What is this, what you had in mind and getting that feedback and finding out what is really valuable because the nature of a lot of our systems is that up to 60% of the features, the elements in a given system may never be used or contribute to any value and that is shocking because all of us are complaining that we can’t hire enough developers, we’ve got far more work that we can handle and yet 60% maybe is not valuable, so why we building it? Why are we wasting huge resources building things that contribute no value and it’s because generally when we are building our systems we are building at the point of maximum ignorance, this all goes back to Barry Boehm and software engineering economics and the cone of uncertainty and it’s just saying that at a beginning of a system when you are trying to lock down the requirements, when you are trying to lock down the budgets, this is why we are so bad at budgeting, this is why we take a shotgun approach to requirements. We don’t know so we hedge our bets, we try develop everything with the idea that hopefully one of these things will catch. Why not take a learning approach, why not change that cone of uncertainty into a cone of certainty, take advantage and learn: what do we think is valuable, let’s put it out there, let’s get feedback on it, “oh that wasn’t valuable, oh, but you want these changes on it”, fine, manage our value so rather then just Business Analyst being someone who takes big requirements and just chops and down into little requirements and feeds rights an SRS and hands the SRS over to a development team.

The Business Analyst now is part of a process where we are trying to find out what is truly valuable to this organization, what are the practices that we can put in place such that we can find that true value and use our precious development resources to be focused more on what the valuable features are than the features that are less valuable, and generate that value in a steady stream by getting constant feedback. This is what Erik Ries and Lean Startup was all about and I think unfortunately Erik chose a very bad title for its book, called Lean and it should be Lean Flow or something, the moment he put the word “startup” a lot of people tossed away his ideas and yet it’s valuable whether you startup in a garage or a large scale enterprise, validated learning, that is how we found out where the values and we generate that steady streams of value.

   

11. One of the statements I know that you’ve made is the Danger of a Large Backlog, why?

A Large Backlog does not allow you to change, you build up a huge inventory of work and what happens is now you find out that what is in this Backlog is no longer valuable or the market is change or you don’t get feedback in time, so there is a number of issues with respect Large Backlogs. Donald Reinertsen does a lovely theoretical treatment of this in his book, Product Development Flow, but the bottom line on having large Backlogs (which is what a lot of organizations end up having) is you have to manage that Backlog. First of all you simply wasting resources managing that Backlog, you have to generate that Backlog so you waste a large number of resources generating that Backlog in the first place, and worst of all because you’ve invested so much time and effort, your sunk cost in developing that Backlog, you are going to be reluctant to take advantage of new information and say: “Oh my god, most of this is garbage”.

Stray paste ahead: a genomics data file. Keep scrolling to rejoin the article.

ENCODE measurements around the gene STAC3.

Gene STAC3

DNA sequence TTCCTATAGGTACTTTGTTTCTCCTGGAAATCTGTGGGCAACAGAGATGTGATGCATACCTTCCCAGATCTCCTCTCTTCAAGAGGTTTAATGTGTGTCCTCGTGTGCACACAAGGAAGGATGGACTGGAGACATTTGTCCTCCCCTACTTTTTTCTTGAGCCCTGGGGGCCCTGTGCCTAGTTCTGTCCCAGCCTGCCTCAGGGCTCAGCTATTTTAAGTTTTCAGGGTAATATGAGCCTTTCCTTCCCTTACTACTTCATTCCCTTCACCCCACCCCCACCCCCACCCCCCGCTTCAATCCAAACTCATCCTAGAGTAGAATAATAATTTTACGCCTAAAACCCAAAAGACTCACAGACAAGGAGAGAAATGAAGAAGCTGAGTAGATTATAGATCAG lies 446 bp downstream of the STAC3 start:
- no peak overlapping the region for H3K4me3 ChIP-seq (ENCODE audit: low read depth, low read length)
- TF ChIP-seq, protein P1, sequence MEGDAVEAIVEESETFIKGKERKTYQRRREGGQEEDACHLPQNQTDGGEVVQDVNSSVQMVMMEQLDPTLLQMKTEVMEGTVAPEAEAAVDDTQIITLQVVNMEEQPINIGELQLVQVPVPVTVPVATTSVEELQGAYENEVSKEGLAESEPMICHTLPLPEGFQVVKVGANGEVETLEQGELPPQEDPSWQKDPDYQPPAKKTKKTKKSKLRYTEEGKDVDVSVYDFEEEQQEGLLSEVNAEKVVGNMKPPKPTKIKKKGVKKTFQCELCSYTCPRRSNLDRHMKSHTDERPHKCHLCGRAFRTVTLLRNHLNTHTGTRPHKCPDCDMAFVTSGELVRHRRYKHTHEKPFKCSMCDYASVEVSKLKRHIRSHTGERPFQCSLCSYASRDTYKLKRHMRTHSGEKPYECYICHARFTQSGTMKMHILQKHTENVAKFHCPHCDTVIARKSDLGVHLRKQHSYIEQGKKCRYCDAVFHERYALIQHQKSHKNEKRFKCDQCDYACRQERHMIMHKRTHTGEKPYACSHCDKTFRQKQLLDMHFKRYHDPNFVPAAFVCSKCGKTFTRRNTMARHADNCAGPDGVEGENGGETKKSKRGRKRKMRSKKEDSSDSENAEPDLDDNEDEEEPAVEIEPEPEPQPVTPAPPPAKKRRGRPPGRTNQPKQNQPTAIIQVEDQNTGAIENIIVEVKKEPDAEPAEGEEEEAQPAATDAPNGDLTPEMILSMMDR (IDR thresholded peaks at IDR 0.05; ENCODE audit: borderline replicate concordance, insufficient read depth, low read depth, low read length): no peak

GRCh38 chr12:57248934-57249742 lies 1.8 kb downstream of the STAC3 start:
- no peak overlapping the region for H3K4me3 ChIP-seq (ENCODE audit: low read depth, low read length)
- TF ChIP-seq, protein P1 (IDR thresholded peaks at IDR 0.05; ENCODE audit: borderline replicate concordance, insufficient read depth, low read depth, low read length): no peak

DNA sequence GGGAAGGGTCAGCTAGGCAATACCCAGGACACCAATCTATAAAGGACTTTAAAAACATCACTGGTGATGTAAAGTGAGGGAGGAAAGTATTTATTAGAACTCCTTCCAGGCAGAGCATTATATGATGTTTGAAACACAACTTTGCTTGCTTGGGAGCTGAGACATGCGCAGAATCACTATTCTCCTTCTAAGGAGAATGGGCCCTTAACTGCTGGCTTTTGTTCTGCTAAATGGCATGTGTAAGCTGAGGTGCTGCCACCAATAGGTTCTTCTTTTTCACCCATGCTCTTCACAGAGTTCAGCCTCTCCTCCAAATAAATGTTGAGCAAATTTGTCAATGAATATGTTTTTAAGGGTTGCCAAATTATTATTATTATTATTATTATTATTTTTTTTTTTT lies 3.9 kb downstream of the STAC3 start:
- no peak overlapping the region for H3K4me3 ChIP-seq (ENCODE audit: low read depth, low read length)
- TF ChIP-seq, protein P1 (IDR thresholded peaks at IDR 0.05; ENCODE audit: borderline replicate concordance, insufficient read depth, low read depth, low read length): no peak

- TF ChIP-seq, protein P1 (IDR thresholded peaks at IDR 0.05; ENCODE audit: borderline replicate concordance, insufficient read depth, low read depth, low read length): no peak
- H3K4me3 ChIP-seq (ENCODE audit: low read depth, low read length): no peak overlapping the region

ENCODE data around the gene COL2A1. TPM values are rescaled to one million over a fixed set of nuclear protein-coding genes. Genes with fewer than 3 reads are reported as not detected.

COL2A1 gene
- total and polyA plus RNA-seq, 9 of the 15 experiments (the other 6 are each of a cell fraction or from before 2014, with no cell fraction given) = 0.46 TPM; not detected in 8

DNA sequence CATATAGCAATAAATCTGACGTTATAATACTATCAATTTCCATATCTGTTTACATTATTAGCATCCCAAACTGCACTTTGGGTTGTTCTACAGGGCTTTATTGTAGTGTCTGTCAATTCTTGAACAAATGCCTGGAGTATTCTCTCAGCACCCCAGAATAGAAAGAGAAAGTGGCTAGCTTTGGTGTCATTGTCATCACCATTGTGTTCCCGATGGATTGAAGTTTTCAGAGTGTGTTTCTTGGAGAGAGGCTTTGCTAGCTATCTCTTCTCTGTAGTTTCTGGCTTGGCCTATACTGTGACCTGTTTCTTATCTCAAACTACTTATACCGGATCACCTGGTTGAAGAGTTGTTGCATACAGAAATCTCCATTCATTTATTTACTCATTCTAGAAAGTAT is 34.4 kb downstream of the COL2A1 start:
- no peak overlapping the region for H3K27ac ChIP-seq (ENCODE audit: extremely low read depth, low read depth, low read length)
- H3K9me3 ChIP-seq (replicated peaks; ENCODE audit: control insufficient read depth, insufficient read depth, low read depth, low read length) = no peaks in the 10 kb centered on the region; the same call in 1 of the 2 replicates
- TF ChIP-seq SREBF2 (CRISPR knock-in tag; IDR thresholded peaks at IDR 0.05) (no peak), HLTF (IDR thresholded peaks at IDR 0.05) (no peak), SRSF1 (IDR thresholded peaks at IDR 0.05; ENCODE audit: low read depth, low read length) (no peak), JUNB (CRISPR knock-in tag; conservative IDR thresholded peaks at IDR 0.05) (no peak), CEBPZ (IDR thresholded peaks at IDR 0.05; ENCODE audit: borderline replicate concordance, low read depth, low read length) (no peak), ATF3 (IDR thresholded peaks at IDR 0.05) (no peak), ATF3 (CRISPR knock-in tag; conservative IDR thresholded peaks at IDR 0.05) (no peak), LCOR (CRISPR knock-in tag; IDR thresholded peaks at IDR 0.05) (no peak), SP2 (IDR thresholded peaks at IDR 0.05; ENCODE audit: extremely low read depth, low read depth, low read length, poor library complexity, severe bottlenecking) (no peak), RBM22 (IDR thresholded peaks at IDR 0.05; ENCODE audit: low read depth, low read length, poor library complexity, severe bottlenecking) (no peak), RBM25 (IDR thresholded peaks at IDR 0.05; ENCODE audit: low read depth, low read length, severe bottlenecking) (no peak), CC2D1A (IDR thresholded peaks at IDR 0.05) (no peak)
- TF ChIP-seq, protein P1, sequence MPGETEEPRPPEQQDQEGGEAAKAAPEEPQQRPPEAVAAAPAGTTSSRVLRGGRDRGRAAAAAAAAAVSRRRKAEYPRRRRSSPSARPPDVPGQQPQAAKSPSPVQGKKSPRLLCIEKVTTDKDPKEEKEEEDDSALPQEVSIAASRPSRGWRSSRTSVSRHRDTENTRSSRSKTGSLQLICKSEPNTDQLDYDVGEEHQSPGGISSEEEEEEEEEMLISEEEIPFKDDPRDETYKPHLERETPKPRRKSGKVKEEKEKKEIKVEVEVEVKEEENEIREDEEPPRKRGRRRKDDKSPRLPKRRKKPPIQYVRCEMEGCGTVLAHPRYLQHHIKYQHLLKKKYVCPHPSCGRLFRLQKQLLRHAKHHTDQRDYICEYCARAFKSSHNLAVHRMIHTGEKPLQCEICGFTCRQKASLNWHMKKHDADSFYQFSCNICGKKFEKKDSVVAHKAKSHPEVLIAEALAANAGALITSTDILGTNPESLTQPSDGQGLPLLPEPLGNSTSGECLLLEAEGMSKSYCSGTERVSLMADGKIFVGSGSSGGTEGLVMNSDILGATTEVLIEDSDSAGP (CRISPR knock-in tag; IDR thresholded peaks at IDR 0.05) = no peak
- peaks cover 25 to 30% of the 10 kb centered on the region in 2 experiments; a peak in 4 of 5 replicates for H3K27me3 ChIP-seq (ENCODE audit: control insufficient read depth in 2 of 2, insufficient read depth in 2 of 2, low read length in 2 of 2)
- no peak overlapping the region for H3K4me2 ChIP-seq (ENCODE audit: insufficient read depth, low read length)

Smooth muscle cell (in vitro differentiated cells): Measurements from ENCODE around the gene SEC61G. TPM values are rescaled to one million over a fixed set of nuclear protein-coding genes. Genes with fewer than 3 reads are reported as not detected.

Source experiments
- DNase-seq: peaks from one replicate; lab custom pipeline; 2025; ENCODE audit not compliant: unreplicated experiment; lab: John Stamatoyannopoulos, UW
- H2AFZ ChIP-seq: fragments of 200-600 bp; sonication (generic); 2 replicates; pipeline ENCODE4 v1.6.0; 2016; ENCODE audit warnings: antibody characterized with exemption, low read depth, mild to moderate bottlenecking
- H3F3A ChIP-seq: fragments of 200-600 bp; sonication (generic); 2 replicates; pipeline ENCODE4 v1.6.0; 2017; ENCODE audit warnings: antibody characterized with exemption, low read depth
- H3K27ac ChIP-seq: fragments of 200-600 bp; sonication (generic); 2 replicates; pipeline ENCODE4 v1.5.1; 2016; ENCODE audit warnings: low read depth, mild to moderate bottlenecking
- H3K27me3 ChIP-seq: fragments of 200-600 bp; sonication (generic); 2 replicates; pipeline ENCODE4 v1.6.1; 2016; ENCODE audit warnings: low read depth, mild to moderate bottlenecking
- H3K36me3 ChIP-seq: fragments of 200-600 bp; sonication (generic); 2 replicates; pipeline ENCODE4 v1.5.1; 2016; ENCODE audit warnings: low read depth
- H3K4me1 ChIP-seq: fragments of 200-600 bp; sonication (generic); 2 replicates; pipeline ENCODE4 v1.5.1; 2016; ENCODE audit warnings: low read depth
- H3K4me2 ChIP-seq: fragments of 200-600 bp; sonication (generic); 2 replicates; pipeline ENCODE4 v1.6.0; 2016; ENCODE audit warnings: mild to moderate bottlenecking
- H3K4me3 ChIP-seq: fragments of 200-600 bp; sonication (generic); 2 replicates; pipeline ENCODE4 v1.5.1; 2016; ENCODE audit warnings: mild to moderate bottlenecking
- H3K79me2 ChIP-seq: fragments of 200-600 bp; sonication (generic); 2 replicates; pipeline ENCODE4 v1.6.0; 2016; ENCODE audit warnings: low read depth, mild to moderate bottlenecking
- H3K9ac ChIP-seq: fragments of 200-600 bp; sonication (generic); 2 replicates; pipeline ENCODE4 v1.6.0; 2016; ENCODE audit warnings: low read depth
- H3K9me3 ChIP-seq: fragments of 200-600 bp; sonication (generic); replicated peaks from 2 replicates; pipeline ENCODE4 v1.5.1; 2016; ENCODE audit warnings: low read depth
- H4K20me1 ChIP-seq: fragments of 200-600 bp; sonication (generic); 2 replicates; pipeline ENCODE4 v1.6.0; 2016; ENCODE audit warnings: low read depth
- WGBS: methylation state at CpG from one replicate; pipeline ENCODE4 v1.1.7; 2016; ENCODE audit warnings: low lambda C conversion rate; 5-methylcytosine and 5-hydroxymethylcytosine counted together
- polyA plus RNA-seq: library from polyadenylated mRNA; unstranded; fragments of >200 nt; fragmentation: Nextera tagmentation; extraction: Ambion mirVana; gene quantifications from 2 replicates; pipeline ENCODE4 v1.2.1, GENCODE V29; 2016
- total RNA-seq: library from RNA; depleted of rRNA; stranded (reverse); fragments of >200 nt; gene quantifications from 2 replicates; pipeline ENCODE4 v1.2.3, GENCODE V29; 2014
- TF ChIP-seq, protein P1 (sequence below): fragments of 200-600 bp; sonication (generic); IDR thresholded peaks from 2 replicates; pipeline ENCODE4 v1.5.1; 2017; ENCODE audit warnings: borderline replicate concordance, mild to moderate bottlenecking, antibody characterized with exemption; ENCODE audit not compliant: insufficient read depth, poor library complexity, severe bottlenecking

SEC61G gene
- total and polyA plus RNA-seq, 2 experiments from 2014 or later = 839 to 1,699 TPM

12. So what do we do?

What do we do, we take a learning approach. We understand what the large scale features are, we don’t have to break them down into find grain detailed features all up front, what we are saying by learning is: “Yes, what are the things we really know about now and what enables us to learn more about what we think might be important months down the road, let’s work on those now, put it in front of people, see how it takes, does it work? Yes, what does it reveal? That over there is important, not that”, so this should move up and we should refine and elaborate this and work on this next, and constantly learning so we get into a rote, we keep our Backlog short by keeping fine grained stories that we can implement now at the top and the large scale features that we maybe implementing off in the future, fairly large and fuzzy, and we progressively elaborate them so the BA is involved on going, we are not front loading the system anymore, we are doing all the analysis upfront, we are doing the analyzes progressively as the system is being developed. In the construction industry they call it “Fast Tracking”.

Shane: Steve thank you very much for taking the time to talk to InfoQ today, we really appreciated and look forward to your talk!

Shane thank you so much, I really appreciate the opportunity!